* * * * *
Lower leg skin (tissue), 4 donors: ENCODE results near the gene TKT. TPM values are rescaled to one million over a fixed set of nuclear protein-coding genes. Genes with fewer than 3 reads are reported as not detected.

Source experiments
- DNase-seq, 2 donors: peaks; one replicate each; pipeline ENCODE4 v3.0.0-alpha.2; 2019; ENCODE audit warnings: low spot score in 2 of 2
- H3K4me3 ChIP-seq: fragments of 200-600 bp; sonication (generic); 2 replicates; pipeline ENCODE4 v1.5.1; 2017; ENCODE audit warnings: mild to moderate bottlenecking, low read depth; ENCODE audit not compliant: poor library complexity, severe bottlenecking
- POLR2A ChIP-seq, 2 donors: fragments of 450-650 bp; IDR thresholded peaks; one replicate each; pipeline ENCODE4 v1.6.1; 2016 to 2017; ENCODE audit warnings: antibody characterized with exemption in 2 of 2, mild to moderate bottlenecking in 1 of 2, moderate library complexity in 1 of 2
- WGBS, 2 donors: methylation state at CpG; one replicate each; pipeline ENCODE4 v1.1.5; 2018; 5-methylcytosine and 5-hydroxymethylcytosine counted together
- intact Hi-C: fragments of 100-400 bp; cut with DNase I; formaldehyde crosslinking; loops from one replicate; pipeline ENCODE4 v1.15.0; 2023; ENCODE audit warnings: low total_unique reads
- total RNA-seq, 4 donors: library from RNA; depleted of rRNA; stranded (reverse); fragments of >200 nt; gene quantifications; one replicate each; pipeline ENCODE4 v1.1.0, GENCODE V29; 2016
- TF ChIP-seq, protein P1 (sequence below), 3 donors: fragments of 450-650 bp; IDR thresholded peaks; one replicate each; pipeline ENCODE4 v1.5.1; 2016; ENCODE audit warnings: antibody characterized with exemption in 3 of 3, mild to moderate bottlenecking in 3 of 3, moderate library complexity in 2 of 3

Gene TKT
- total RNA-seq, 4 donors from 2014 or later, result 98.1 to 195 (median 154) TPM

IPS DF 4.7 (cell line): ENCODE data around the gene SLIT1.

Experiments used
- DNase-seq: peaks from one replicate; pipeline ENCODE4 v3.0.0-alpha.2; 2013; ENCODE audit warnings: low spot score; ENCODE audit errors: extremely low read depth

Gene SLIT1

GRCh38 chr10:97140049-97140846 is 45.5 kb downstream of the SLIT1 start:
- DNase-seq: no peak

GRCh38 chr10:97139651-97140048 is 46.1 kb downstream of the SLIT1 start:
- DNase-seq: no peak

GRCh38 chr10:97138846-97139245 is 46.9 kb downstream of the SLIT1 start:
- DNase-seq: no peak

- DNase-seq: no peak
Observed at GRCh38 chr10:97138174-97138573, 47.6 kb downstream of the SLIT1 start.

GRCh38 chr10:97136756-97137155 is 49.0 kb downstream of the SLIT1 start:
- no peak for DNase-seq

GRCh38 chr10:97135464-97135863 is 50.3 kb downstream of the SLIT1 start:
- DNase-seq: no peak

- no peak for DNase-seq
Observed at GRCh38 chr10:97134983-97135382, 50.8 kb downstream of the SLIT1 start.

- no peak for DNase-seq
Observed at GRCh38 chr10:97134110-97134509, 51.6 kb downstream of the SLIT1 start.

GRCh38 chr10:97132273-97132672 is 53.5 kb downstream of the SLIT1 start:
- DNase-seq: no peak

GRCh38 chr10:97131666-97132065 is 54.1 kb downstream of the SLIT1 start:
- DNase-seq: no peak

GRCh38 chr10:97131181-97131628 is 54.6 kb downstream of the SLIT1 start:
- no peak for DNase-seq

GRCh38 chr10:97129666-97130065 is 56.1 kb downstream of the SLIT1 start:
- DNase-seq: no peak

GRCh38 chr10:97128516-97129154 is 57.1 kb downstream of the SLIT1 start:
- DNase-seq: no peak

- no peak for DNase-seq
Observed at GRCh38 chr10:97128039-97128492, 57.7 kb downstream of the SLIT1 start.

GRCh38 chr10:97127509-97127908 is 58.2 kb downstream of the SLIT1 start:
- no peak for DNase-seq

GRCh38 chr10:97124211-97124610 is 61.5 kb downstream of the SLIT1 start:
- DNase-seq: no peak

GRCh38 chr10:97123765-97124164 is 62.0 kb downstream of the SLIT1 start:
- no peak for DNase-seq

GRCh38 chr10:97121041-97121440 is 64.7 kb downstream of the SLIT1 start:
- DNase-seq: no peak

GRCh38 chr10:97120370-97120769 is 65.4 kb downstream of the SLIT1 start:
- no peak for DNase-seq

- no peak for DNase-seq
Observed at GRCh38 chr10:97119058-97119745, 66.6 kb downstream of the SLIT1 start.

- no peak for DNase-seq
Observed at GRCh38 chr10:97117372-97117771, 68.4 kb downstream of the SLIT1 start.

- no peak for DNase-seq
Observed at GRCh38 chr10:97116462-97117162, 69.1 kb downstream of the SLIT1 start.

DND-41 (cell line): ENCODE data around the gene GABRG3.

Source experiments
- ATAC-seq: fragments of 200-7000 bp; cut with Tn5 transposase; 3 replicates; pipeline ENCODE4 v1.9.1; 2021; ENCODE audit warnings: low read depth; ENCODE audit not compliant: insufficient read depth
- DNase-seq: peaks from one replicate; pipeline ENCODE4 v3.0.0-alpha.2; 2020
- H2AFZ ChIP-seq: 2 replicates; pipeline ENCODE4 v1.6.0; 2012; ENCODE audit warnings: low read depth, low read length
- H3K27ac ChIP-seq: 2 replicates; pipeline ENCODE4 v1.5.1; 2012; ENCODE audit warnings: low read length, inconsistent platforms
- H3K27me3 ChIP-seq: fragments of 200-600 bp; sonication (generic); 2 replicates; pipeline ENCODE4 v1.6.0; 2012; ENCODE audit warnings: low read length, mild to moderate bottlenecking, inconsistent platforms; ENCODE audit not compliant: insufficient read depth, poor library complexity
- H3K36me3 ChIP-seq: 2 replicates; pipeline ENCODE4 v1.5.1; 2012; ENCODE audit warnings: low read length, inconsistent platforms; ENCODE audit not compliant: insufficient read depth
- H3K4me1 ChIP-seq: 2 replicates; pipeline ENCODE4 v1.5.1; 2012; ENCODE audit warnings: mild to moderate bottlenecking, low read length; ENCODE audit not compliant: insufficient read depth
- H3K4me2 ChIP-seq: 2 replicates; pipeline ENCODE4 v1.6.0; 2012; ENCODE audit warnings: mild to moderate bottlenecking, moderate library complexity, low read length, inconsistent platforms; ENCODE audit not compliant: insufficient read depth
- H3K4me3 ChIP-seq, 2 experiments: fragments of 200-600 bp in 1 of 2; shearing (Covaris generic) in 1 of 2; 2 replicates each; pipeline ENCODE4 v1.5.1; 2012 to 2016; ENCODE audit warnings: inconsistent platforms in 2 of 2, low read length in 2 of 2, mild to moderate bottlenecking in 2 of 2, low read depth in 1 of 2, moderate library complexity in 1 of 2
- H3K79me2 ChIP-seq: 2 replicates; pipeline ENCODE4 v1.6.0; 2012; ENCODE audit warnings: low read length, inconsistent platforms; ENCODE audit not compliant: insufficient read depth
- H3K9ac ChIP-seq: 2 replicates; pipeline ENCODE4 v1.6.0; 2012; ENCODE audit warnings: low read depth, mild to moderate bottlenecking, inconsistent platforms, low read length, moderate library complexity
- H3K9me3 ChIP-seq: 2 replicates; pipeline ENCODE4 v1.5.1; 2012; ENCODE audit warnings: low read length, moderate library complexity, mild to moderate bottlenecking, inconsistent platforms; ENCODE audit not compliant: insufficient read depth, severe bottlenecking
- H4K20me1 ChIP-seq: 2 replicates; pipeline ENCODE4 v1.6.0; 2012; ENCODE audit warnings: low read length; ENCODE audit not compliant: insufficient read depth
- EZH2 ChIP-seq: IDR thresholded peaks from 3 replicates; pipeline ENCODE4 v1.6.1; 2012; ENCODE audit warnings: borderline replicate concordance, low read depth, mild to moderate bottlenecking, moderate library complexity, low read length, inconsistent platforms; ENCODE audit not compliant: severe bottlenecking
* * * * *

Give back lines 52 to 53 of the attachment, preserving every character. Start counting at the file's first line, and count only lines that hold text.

GRCh38 chr10:97120370-97120769 is 65.4 kb downstream of the SLIT1 start:
- no peak for DNase-seq